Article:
Disney's pedagogies of pleasure and the eternal recurrence of whiteness

Citation data:

Journal of Consumer Culture, ISSN: 1741-2900, Vol: 17, Issue: 2, Page: 397-412

Publication Year:
2017
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Repository URL:
https://works.bepress.com/julie-garlen/2; https://digitalcommons.georgiasouthern.edu/teaching-learning-facpubs/62
DOI:
10.1177/1469540515602302
Author(s):
Jennifer A. Sandlin; Julie Garlen Maudlin
Publisher(s):
SAGE Publications
Tags:
Business, Management and Accounting; Psychology; Arts and Humanities; Social Sciences; Economics, Econometrics and Finance; Pedagogies of pleasure; Affective economies; Disney studies; Whiteness; Eternal recurrence; Curriculum and Instruction; Educational Methods; COE- College of Education, Teaching and Learning, Faculty Publications
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article description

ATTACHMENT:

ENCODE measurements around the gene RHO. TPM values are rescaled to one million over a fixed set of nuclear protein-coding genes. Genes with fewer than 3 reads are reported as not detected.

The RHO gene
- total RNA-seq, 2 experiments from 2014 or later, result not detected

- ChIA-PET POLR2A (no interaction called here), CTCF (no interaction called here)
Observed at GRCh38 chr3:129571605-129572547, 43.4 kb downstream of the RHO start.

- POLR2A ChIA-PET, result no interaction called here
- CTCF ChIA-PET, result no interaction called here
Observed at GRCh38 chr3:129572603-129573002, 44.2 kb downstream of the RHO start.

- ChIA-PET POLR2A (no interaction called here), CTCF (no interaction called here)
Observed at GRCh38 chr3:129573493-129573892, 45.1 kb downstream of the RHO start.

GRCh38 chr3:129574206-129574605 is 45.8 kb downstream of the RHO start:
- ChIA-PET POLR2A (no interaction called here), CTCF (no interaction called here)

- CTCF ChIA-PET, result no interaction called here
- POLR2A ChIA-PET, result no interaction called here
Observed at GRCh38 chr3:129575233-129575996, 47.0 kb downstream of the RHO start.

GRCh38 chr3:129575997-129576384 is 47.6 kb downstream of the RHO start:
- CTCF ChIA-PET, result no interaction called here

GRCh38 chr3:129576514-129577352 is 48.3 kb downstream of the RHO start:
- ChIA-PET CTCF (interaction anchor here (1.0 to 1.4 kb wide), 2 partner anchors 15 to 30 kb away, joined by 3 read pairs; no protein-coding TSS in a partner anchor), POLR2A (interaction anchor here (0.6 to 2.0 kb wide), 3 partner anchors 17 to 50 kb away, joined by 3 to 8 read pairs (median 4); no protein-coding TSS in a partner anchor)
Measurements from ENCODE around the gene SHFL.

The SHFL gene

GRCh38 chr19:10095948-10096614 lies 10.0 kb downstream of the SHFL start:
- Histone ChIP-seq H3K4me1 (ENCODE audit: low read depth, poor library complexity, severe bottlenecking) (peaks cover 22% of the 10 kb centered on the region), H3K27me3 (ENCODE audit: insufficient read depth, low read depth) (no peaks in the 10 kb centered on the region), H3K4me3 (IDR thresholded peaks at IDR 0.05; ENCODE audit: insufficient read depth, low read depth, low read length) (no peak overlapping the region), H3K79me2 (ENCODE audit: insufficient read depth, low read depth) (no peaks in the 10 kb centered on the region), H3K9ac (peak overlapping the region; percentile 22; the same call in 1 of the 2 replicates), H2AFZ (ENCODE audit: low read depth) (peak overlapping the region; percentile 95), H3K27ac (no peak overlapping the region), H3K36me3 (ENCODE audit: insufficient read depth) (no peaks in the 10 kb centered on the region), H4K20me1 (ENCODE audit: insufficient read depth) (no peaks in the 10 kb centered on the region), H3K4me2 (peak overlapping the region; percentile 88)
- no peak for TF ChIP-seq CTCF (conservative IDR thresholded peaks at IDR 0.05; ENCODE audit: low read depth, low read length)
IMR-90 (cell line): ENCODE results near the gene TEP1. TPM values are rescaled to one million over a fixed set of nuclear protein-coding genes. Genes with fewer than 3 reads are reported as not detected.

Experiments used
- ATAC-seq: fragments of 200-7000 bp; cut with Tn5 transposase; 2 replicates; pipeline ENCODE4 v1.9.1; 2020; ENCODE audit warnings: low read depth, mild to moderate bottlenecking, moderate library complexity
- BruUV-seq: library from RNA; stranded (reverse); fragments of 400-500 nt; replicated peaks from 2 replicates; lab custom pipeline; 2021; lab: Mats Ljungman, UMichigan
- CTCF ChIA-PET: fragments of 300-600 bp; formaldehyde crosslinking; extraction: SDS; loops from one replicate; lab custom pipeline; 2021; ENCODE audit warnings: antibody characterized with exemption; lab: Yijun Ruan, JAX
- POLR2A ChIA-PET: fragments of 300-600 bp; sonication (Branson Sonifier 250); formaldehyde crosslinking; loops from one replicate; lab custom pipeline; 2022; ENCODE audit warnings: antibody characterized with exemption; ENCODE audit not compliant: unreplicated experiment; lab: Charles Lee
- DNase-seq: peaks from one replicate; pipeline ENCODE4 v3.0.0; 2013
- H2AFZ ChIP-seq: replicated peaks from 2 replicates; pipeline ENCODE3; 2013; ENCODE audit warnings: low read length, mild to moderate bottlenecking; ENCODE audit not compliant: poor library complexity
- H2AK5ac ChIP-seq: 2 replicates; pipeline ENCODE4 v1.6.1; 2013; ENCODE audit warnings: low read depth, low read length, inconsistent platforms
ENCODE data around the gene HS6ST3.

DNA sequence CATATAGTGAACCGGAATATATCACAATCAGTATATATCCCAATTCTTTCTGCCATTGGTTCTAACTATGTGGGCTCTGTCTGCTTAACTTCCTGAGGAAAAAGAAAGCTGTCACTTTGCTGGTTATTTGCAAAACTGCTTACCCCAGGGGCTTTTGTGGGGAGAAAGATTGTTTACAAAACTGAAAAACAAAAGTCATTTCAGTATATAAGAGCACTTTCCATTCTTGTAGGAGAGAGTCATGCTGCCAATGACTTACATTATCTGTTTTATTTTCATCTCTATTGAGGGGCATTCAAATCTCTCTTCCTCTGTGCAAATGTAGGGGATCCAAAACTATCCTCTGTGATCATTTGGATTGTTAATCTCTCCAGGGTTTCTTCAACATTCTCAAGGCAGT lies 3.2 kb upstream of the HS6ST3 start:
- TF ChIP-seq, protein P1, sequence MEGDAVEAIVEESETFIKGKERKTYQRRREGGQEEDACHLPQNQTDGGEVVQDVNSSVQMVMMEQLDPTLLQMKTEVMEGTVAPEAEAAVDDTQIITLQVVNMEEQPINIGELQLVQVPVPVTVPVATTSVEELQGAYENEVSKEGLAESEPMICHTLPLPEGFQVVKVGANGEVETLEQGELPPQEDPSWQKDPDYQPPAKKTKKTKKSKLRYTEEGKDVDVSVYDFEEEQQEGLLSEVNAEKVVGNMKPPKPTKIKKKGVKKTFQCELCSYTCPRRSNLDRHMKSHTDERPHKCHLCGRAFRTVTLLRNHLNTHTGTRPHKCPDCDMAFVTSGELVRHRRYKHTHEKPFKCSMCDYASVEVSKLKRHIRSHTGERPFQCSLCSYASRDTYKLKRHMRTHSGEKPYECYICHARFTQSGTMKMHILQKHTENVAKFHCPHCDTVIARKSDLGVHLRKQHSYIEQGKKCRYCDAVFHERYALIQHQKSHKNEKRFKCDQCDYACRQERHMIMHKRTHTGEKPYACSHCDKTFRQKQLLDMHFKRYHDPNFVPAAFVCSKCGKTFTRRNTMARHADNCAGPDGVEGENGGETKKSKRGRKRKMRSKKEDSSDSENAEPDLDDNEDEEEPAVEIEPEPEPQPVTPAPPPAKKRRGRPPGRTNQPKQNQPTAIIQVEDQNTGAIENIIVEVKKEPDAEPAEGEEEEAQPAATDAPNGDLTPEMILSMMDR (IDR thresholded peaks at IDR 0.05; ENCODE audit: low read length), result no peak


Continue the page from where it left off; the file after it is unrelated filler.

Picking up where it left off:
In this article, we examine how Disney participates in an affective economy through an analysis of how it engages with pleasure, and ask questions about what Disney's manufacturing and selling of pleasure does, pedagogically. We posit that Disney's pedagogies of pleasure, which operate from the notion that escape is attainable via the pleasurable experiences offered at Disney parks, teach us how to be particular kinds of Disney subjects who escape into safe and controlled forms of pleasure - these escape fantasies offer a way for consumers to disavow the racism and white supremacy that characterize Western humanist and colonialist projects. Then, through a reading of Escape From Tomorrow, a recent surrealist horror film that explores the "dark side" of the "Happiest Place on Earth," we analyze how pleasure and the false promise of escape from conflict are illustrated in the film. We take up Nietzsche's concept of "eternal recurrence" to explore the inescapability of our own complicity in the perpetuation of white, heteropatriarchal narratives through our repetitive affective engagements with Disney. Finally, we explore how an acceptance of inescapability demands that we acknowledge how we are complicit in the perpetuation of white supremacy through our engagements with Disney's pedagogies of pleasure. We argue that this acceptance is not a nihilistic trap that suggests only an unbearable despair but an active choice that holds productive potential for acknowledging and exposing the racist myths of Western humanism perpetuated through Disney's pedagogies of pleasure.